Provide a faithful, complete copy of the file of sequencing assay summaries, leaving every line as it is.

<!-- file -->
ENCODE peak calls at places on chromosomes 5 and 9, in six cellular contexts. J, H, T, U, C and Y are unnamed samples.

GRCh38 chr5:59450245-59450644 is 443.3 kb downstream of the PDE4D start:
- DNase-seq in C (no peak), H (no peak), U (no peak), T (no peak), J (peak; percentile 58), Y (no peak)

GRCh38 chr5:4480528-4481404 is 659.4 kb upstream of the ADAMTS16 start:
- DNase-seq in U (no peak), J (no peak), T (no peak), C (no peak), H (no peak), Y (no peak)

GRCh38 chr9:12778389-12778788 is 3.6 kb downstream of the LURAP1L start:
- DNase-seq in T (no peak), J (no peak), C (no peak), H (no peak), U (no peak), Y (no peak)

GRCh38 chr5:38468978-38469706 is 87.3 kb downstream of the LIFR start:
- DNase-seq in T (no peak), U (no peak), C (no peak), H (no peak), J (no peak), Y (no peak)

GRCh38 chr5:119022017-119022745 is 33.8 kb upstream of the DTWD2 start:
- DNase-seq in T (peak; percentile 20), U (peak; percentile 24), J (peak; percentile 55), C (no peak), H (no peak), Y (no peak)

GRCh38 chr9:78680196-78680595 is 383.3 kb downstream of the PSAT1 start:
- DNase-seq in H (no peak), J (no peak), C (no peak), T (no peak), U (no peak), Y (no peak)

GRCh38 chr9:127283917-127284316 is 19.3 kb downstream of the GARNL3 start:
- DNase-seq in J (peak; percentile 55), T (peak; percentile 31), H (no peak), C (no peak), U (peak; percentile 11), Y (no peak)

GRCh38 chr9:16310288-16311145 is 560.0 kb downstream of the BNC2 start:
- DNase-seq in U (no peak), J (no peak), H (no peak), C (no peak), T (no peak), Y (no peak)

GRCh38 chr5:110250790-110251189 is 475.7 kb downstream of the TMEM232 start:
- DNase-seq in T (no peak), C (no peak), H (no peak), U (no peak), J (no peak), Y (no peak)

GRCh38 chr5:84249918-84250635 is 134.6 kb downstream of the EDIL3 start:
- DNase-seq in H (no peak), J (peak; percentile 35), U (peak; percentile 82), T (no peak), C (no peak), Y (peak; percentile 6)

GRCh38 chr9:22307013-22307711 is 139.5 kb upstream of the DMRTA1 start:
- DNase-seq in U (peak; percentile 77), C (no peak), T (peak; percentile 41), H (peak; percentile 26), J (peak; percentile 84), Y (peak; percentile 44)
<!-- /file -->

ENCODE peak calls at places on chromosomes 5 and 9, in six cellular contexts. J, H, T, U, C and Y are unnamed samples.

GRCh38 chr5:59450245-59450644 is 443.3 kb downstream of the PDE4D start:
- DNase-seq in C (no peak), H (no peak), U (no peak), T (no peak), J (peak; percentile 58), Y (no peak)

GRCh38 chr5:4480528-4481404 is 659.4 kb upstream of the ADAMTS16 start:
- DNase-seq in U (no peak), J (no peak), T (no peak), C (no peak), H (no peak), Y (no peak)

GRCh38 chr9:12778389-12778788 is 3.6 kb downstream of the LURAP1L start:
- DNase-seq in T (no peak), J (no peak), C (no peak), H (no peak), U (no peak), Y (no peak)

GRCh38 chr5:38468978-38469706 is 87.3 kb downstream of the LIFR start:
- DNase-seq in T (no peak), U (no peak), C (no peak), H (no peak), J (no peak), Y (no peak)

GRCh38 chr5:119022017-119022745 is 33.8 kb upstream of the DTWD2 start:
- DNase-seq in T (peak; percentile 20), U (peak; percentile 24), J (peak; percentile 55), C (no peak), H (no peak), Y (no peak)

GRCh38 chr9:78680196-78680595 is 383.3 kb downstream of the PSAT1 start:
- DNase-seq in H (no peak), J (no peak), C (no peak), T (no peak), U (no peak), Y (no peak)

GRCh38 chr9:127283917-127284316 is 19.3 kb downstream of the GARNL3 start:
- DNase-seq in J (peak; percentile 55), T (peak; percentile 31), H (no peak), C (no peak), U (peak; percentile 11), Y (no peak)

GRCh38 chr9:16310288-16311145 is 560.0 kb downstream of the BNC2 start:
- DNase-seq in U (no peak), J (no peak), H (no peak), C (no peak), T (no peak), Y (no peak)

GRCh38 chr5:110250790-110251189 is 475.7 kb downstream of the TMEM232 start:
- DNase-seq in T (no peak), C (no peak), H (no peak), U (no peak), J (no peak), Y (no peak)

GRCh38 chr5:84249918-84250635 is 134.6 kb downstream of the EDIL3 start:
- DNase-seq in H (no peak), J (peak; percentile 35), U (peak; percentile 82), T (no peak), C (no peak), Y (peak; percentile 6)

GRCh38 chr9:22307013-22307711 is 139.5 kb upstream of the DMRTA1 start:
- DNase-seq in U (peak; percentile 77), C (no peak), T (peak; percentile 41), H (peak; percentile 26), J (peak; percentile 84), Y (peak; percentile 44)